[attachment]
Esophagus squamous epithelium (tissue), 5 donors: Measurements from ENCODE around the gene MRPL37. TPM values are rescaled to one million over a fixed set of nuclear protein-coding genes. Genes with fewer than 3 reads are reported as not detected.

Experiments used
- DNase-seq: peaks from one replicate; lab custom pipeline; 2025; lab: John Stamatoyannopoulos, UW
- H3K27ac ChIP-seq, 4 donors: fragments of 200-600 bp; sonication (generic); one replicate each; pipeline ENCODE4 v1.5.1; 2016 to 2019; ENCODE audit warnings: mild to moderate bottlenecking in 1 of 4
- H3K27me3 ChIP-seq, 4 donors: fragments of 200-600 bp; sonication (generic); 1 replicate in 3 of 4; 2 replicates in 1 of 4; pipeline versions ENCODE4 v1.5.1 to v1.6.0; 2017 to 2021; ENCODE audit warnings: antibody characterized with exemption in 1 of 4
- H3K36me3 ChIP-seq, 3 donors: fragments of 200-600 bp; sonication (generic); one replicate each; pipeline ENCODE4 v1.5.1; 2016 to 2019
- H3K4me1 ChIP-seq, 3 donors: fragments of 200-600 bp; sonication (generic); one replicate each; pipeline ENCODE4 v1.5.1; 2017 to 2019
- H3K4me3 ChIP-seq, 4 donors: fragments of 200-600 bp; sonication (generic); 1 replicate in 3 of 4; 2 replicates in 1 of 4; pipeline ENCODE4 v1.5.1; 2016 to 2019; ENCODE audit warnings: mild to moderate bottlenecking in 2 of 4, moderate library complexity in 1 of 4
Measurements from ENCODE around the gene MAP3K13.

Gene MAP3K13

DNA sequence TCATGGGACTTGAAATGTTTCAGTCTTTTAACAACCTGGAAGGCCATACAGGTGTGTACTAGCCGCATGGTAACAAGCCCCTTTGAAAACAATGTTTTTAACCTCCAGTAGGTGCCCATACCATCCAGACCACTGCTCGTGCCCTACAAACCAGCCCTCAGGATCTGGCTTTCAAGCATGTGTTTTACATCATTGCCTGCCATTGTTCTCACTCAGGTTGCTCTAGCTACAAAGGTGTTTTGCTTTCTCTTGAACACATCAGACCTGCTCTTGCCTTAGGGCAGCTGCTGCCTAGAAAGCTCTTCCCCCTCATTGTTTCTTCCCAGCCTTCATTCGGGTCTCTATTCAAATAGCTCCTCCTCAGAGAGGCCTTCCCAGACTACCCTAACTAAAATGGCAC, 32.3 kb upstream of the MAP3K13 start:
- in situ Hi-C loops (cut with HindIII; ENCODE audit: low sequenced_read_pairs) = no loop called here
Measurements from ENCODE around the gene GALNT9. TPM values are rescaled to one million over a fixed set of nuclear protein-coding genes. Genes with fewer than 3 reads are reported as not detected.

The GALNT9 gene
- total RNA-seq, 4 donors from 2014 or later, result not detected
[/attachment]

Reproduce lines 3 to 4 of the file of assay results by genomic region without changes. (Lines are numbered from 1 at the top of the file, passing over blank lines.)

- DNase-seq: peaks from one replicate; lab custom pipeline; 2025; lab: John Stamatoyannopoulos, UW
- H3K27ac ChIP-seq, 4 donors: fragments of 200-600 bp; sonication (generic); one replicate each; pipeline ENCODE4 v1.5.1; 2016 to 2019; ENCODE audit warnings: mild to moderate bottlenecking in 1 of 4